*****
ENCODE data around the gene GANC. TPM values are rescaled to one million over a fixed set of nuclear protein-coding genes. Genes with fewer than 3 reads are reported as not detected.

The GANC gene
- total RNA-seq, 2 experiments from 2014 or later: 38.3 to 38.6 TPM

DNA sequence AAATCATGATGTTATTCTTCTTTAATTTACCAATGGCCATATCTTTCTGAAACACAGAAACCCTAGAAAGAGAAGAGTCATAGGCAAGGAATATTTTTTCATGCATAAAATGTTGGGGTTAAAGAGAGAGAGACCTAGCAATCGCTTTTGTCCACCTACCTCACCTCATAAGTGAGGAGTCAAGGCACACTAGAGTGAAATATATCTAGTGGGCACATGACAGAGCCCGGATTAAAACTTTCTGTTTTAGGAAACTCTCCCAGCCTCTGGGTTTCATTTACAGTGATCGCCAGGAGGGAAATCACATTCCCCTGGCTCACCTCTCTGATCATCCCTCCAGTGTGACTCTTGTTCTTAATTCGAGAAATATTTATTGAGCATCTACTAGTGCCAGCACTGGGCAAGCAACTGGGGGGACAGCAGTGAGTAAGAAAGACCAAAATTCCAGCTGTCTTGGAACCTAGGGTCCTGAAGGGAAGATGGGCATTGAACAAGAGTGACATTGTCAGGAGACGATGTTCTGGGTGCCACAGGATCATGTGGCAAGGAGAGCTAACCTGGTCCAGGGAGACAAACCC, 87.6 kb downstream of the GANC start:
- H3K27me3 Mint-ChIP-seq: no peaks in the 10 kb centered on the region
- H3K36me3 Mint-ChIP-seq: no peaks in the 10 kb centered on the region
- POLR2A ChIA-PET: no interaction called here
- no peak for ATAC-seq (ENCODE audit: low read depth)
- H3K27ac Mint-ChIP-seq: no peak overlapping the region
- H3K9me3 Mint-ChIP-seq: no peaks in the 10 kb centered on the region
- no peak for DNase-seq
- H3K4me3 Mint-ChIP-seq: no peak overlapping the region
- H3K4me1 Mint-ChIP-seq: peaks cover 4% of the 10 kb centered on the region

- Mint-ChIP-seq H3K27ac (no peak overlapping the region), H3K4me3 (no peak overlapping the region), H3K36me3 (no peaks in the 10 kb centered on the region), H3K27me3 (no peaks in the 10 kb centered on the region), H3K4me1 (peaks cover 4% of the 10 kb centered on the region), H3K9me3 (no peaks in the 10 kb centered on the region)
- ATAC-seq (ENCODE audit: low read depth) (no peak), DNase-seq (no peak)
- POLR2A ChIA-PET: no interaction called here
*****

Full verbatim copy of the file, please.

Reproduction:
ENCODE data around the gene GANC. TPM values are rescaled to one million over a fixed set of nuclear protein-coding genes. Genes with fewer than 3 reads are reported as not detected.

The GANC gene
- total RNA-seq, 2 experiments from 2014 or later: 38.3 to 38.6 TPM

DNA sequence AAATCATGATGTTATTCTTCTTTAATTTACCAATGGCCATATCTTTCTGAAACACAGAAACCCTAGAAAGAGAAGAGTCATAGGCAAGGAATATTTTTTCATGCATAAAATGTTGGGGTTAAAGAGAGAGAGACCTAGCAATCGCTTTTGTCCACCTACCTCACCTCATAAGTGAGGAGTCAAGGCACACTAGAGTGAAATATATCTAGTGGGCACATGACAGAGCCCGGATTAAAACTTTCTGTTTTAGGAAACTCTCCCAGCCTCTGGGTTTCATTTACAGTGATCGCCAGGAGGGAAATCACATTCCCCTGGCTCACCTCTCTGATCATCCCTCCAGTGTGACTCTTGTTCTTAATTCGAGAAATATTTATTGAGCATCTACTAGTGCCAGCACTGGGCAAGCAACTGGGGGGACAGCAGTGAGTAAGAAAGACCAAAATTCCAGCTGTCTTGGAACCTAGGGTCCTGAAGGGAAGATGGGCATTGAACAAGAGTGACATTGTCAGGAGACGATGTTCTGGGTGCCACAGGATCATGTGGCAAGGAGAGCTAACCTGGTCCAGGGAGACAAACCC, 87.6 kb downstream of the GANC start:
- H3K27me3 Mint-ChIP-seq: no peaks in the 10 kb centered on the region
- H3K36me3 Mint-ChIP-seq: no peaks in the 10 kb centered on the region
- POLR2A ChIA-PET: no interaction called here
- no peak for ATAC-seq (ENCODE audit: low read depth)
- H3K27ac Mint-ChIP-seq: no peak overlapping the region
- H3K9me3 Mint-ChIP-seq: no peaks in the 10 kb centered on the region
- no peak for DNase-seq
- H3K4me3 Mint-ChIP-seq: no peak overlapping the region
- H3K4me1 Mint-ChIP-seq: peaks cover 4% of the 10 kb centered on the region

- Mint-ChIP-seq H3K27ac (no peak overlapping the region), H3K4me3 (no peak overlapping the region), H3K36me3 (no peaks in the 10 kb centered on the region), H3K27me3 (no peaks in the 10 kb centered on the region), H3K4me1 (peaks cover 4% of the 10 kb centered on the region), H3K9me3 (no peaks in the 10 kb centered on the region)
- ATAC-seq (ENCODE audit: low read depth) (no peak), DNase-seq (no peak)
- POLR2A ChIA-PET: no interaction called here